WITH Narendra Modi back in the prime ministerial saddle, legitimate questions have arisen about how the Indian leadership is likely to handle the simmering discontent in India-held Kashmir.
After all, Mr Modi’s previous stint in power witnessed a brutal approach, with a militarised response to Kashmiris’ yearning for freedom and dignity.
In fact, the radical Hindu BJP said it would end Kashmir’s special constitutional status, and remains committed to this dubious goal.
This violent, clumsy response from Delhi to what is a political issue has increased the sense of alienation among Kashmiris, with many young and educated citizens of the region taking up arms to resist the Indian military machine on the battlefield and the erosion of Kashmiri autonomy.
The killing by Indian forces of young Kashmiri freedom fighter Burhan Wani in 2016 sparked protests in the held region, and also highlighted the trend that young educated Kashmiris were willing to opt for armed struggle against India after being disillusioned with the political process.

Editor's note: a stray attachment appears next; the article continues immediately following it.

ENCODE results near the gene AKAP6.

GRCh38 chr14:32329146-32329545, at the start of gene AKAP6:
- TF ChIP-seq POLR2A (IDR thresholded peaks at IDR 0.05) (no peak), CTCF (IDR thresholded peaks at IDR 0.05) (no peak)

Indian forces recently gunned down Zakir Musa, said to be India’s ‘most wanted’ militant, who was among Wani’s comrades. Following the killing of Musa, thousands turned up for his funeral.
Unfortunately, ugly cycles of violence in occupied Kashmir have become the norm, and unless the establishment in Delhi comes up with a fresh approach, they will show no signs of abating.
Along with the concerns many in the region have regarding Mr Modi’s approach to regional politics and his government’s treatment of minorities within India, the issue of Kashmir will remain prominent.
Will the Indian prime minister continue with his hard-line approach, pushing Kashmiri youth to the wall and forcing them to fight the Indian state? Or will he display statesmanship and adopt a fresh approach to the troubled region?
While those wishing to see peace prevail in South Asia will be hoping that Mr Modi picks the latter option, the reality may be more of the same.
However, while the BJP’s suppression of the Kashmiri freedom struggle has resulted in the disillusionment of practically all Kashmiris with India, even some of Delhi’s most loyal supporters in the held region — the Abdullah clan, Mehbooba Mufti etc — appear dismayed at the way the Hindu nationalists have treated Kashmir.
A different approach to the occupied territory by Delhi can help break the deadlock in South Asia, but only if Mr Modi and his acolytes have the courage to opt for it.